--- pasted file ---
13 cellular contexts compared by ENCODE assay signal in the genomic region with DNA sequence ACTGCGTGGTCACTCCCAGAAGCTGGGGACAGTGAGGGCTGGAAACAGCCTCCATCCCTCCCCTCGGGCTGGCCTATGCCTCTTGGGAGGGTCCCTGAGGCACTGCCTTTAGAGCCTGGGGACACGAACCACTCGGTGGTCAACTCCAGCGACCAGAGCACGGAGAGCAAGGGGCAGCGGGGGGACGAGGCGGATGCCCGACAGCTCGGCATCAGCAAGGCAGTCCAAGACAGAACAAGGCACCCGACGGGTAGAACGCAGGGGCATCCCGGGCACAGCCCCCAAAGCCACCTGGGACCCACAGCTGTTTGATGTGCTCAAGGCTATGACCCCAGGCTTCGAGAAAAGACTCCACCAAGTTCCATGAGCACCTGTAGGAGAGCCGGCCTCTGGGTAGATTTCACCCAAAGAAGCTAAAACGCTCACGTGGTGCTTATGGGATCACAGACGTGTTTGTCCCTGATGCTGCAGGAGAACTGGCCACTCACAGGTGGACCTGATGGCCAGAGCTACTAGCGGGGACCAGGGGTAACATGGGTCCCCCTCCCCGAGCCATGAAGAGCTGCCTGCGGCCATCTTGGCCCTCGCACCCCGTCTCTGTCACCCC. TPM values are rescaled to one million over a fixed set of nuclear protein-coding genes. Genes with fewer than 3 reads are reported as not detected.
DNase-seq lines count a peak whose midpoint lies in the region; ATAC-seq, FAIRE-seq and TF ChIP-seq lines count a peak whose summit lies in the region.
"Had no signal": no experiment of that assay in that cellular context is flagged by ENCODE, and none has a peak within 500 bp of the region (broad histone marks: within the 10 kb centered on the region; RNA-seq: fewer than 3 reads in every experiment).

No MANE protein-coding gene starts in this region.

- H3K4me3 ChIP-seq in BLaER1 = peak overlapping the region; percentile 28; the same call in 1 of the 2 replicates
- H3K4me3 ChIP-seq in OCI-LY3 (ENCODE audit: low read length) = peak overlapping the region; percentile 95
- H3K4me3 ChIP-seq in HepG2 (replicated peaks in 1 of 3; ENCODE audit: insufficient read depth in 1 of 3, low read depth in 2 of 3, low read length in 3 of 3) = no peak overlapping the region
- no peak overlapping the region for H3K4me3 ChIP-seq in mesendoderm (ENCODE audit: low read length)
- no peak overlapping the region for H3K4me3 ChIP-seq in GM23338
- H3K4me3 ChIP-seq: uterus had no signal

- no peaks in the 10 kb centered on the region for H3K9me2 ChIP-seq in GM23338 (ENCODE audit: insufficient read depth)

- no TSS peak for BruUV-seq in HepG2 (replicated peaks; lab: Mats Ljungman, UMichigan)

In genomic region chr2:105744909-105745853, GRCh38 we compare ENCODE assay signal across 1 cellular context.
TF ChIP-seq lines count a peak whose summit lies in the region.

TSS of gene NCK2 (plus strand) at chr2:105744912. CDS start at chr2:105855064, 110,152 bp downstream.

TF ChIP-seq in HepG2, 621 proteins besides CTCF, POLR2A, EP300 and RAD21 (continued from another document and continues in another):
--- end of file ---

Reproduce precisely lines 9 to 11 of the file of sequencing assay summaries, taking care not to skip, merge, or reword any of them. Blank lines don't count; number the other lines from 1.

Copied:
- no peak overlapping the region for H3K4me3 ChIP-seq in GM23338
- H3K4me3 ChIP-seq: uterus had no signal

- no peaks in the 10 kb centered on the region for H3K9me2 ChIP-seq in GM23338 (ENCODE audit: insufficient read depth)